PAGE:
A look at a potential culprit for causing multiple sclerosis.
Multiple sclerosis (MS), which is an autoimmune disease, causes the immune system to mistakenly attack myelin.
Myelin is the substance that coats axons, which are the projections that allow neurons to connect and transmit information.
This process is known as demyelination, and it affects the correct functioning of the central nervous system.
The condition is characterized by problems with balance and coordination, as well as with eyesight, to name but a few of its effects. In the United States, MS affects 250,000–350,000 people.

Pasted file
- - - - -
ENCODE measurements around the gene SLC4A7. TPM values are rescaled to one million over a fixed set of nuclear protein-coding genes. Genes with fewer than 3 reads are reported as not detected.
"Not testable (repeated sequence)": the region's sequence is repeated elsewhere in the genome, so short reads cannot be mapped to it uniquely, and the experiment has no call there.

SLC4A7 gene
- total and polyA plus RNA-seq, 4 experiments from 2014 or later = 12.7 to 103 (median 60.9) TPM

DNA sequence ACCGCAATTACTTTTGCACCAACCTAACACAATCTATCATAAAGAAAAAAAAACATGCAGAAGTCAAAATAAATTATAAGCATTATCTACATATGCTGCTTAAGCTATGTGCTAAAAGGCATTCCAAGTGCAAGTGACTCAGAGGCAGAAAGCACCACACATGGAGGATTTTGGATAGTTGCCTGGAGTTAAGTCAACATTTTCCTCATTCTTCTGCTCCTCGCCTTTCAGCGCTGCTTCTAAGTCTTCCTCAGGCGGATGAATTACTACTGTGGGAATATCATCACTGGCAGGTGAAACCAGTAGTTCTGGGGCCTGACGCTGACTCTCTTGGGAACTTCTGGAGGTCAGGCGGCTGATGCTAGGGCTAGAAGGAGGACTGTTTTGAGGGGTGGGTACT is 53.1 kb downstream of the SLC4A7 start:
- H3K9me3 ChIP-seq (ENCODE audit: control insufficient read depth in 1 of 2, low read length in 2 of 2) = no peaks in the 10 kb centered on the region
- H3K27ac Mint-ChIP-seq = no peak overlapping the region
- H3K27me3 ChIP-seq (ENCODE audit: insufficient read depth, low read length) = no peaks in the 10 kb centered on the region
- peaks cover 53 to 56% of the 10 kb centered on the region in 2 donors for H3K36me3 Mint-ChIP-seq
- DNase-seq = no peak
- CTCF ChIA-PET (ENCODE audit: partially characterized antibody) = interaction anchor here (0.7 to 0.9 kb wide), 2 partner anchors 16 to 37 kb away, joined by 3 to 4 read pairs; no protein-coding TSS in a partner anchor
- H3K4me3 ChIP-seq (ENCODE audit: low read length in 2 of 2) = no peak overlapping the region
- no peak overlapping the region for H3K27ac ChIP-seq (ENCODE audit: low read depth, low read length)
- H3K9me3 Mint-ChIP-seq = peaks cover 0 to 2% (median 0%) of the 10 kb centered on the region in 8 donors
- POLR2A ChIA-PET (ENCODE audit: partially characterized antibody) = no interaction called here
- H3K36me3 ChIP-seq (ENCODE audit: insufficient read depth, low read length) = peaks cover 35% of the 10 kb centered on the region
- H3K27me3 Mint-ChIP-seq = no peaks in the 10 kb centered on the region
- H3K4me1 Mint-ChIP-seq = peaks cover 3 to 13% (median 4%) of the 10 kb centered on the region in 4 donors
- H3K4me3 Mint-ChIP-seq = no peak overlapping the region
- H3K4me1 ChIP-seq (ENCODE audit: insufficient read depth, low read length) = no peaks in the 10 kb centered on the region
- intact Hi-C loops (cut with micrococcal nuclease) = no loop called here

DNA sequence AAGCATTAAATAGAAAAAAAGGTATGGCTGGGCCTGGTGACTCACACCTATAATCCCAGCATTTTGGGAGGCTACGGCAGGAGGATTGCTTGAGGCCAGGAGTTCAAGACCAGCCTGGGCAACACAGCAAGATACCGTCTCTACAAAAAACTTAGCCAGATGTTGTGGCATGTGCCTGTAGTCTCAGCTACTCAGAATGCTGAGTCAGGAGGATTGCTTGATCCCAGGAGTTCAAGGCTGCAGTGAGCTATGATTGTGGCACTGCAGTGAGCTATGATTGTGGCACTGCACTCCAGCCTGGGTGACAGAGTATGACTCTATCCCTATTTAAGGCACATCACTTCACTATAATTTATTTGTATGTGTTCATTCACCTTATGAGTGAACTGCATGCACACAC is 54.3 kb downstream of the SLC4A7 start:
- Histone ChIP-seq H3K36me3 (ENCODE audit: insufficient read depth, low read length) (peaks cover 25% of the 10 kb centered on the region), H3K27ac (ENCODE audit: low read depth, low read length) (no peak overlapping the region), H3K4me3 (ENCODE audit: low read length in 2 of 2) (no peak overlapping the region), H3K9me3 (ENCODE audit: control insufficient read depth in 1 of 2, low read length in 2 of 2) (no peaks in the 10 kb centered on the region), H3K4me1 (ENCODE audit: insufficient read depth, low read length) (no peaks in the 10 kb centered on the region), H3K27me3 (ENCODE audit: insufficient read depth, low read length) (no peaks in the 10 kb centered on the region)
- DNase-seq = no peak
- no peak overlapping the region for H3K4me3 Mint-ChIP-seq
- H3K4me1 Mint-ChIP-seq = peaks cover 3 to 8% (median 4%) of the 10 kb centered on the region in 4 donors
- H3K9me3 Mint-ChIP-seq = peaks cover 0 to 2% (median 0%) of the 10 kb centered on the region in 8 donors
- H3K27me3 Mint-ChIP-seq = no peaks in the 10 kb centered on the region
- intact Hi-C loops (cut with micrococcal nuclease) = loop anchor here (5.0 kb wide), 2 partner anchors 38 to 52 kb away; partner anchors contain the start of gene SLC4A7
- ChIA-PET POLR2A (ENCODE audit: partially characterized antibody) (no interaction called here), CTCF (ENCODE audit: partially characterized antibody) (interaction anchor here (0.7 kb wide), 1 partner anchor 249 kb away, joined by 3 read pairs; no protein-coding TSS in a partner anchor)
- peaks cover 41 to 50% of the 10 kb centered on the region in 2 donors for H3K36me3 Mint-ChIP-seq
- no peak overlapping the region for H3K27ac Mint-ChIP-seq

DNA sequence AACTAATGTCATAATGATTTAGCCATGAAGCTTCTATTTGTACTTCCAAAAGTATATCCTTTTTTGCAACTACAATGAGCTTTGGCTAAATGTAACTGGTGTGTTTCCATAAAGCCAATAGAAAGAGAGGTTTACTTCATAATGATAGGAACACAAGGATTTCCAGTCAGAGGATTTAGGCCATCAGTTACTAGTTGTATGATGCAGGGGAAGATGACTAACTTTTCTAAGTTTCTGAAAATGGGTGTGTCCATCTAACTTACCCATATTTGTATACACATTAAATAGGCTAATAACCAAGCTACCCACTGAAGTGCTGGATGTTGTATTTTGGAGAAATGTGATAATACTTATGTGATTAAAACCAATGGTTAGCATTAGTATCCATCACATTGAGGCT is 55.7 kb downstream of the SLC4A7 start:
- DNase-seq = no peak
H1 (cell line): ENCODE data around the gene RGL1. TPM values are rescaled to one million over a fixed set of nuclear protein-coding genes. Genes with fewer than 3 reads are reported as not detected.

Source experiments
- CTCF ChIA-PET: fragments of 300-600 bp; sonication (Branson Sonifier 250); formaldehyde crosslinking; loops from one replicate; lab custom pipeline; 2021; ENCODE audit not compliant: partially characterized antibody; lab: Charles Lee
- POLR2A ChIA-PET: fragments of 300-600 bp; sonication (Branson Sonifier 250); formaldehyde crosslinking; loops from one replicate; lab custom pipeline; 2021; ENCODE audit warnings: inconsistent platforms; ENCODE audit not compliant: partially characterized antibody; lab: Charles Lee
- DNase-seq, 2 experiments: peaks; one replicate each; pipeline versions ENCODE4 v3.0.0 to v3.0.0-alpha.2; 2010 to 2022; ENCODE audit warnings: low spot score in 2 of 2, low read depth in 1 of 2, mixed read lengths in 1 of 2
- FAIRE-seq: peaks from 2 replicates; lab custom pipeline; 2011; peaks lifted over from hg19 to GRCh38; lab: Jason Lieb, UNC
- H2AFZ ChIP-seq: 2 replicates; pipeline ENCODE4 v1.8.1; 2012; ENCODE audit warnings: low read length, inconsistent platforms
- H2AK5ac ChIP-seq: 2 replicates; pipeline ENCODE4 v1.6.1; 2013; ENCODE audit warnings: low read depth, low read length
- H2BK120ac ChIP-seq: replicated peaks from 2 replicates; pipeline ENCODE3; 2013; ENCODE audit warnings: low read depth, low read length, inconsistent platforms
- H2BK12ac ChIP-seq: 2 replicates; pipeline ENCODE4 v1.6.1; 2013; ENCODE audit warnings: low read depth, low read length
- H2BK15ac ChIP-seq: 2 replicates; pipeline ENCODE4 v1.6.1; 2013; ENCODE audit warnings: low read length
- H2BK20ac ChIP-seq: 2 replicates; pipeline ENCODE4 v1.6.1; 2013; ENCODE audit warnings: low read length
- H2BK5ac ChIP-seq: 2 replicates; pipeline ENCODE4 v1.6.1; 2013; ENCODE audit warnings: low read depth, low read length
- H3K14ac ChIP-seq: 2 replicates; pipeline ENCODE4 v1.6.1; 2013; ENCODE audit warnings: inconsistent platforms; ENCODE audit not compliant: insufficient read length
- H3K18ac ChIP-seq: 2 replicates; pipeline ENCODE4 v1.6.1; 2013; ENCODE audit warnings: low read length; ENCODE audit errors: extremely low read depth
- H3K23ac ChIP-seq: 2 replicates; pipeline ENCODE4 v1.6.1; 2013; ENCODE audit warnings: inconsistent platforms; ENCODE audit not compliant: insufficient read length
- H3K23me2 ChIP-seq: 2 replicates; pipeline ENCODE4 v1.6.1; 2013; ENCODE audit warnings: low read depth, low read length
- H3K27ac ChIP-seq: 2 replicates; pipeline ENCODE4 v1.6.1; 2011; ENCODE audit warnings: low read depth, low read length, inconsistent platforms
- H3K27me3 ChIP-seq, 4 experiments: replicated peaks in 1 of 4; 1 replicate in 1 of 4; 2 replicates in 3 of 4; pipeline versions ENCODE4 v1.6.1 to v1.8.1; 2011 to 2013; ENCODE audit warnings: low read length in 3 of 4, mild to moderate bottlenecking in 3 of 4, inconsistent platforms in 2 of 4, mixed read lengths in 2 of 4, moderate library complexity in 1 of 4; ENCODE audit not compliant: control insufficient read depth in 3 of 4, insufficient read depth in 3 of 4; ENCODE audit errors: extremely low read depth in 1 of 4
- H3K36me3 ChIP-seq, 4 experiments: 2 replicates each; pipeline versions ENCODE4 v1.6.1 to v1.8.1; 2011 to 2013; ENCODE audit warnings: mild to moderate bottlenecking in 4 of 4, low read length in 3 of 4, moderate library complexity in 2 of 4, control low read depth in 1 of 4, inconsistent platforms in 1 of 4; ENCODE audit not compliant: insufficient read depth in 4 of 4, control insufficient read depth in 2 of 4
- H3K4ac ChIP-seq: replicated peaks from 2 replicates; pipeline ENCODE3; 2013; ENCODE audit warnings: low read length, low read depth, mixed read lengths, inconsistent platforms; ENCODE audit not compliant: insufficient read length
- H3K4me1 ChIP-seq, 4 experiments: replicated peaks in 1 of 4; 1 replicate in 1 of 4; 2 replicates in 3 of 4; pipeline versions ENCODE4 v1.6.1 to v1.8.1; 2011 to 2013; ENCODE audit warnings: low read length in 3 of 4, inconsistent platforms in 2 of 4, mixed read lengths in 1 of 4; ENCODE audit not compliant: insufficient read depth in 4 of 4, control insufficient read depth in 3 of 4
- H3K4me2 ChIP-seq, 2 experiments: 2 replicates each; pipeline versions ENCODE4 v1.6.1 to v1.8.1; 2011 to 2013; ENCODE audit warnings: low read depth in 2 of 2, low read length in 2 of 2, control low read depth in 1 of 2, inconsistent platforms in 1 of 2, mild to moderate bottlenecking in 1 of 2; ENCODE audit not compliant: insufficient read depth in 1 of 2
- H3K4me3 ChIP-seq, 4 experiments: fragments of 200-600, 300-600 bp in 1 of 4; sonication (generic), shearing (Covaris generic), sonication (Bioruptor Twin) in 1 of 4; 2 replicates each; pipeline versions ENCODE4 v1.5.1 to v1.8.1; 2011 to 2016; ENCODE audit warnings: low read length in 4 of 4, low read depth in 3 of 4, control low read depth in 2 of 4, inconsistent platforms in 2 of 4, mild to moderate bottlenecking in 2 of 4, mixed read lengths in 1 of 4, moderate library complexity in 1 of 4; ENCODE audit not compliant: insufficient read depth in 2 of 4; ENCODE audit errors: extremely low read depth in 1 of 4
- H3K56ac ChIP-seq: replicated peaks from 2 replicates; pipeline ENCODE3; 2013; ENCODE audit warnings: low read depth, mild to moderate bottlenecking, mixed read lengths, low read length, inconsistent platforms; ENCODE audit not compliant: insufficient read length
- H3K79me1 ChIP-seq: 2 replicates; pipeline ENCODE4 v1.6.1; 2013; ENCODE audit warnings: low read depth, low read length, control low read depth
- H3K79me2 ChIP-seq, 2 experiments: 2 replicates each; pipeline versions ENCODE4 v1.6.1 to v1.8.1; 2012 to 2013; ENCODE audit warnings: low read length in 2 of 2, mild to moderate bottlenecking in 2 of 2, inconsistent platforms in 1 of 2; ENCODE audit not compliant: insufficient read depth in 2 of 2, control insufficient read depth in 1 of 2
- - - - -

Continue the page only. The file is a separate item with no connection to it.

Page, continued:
Researchers still don’t know for sure what causes MS, but little by little, they are uncovering the mechanisms at play and revealing more of the cellular culprits involved.
Now, neurologist Roland Martin and immunologist Mireia Sospedra — at the University of Zurich and University Hospital Zurich, both in Switzerland — and colleagues have shown that a type of immune cell called B cells are key to the autoimmune reactions that characterize MS.
In a study whose results are now published in the journal Cell, the scientists explain that B cells influence the activity of another type of immune cell, T cells, which then cause inflammation.
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